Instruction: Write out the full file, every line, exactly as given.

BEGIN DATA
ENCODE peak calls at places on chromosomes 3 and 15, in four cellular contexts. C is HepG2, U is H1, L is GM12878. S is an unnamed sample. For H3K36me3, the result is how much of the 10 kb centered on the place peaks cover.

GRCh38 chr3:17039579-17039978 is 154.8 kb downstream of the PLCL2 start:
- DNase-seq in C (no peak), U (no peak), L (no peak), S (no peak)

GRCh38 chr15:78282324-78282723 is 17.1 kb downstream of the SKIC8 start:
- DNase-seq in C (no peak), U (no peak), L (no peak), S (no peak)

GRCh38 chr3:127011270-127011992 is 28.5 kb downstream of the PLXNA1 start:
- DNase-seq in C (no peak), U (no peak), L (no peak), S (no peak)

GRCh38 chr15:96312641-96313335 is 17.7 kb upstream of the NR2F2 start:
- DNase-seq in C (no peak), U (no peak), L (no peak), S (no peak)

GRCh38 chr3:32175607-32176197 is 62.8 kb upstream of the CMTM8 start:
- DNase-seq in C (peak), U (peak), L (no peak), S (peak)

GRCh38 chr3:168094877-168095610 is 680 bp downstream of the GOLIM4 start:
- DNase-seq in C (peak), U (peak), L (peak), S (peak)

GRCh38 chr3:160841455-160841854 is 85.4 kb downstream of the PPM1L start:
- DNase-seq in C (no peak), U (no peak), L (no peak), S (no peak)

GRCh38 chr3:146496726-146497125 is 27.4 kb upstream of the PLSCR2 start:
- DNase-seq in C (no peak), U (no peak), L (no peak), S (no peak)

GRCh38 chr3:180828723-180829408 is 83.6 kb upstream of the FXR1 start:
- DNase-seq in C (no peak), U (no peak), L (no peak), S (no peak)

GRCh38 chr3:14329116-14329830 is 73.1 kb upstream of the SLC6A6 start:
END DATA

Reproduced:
ENCODE peak calls at places on chromosomes 3 and 15, in four cellular contexts. C is HepG2, U is H1, L is GM12878. S is an unnamed sample. For H3K36me3, the result is how much of the 10 kb centered on the place peaks cover.

GRCh38 chr3:17039579-17039978 is 154.8 kb downstream of the PLCL2 start:
- DNase-seq in C (no peak), U (no peak), L (no peak), S (no peak)

GRCh38 chr15:78282324-78282723 is 17.1 kb downstream of the SKIC8 start:
- DNase-seq in C (no peak), U (no peak), L (no peak), S (no peak)

GRCh38 chr3:127011270-127011992 is 28.5 kb downstream of the PLXNA1 start:
- DNase-seq in C (no peak), U (no peak), L (no peak), S (no peak)

GRCh38 chr15:96312641-96313335 is 17.7 kb upstream of the NR2F2 start:
- DNase-seq in C (no peak), U (no peak), L (no peak), S (no peak)

GRCh38 chr3:32175607-32176197 is 62.8 kb upstream of the CMTM8 start:
- DNase-seq in C (peak), U (peak), L (no peak), S (peak)

GRCh38 chr3:168094877-168095610 is 680 bp downstream of the GOLIM4 start:
- DNase-seq in C (peak), U (peak), L (peak), S (peak)

GRCh38 chr3:160841455-160841854 is 85.4 kb downstream of the PPM1L start:
- DNase-seq in C (no peak), U (no peak), L (no peak), S (no peak)

GRCh38 chr3:146496726-146497125 is 27.4 kb upstream of the PLSCR2 start:
- DNase-seq in C (no peak), U (no peak), L (no peak), S (no peak)

GRCh38 chr3:180828723-180829408 is 83.6 kb upstream of the FXR1 start:
- DNase-seq in C (no peak), U (no peak), L (no peak), S (no peak)

GRCh38 chr3:14329116-14329830 is 73.1 kb upstream of the SLC6A6 start: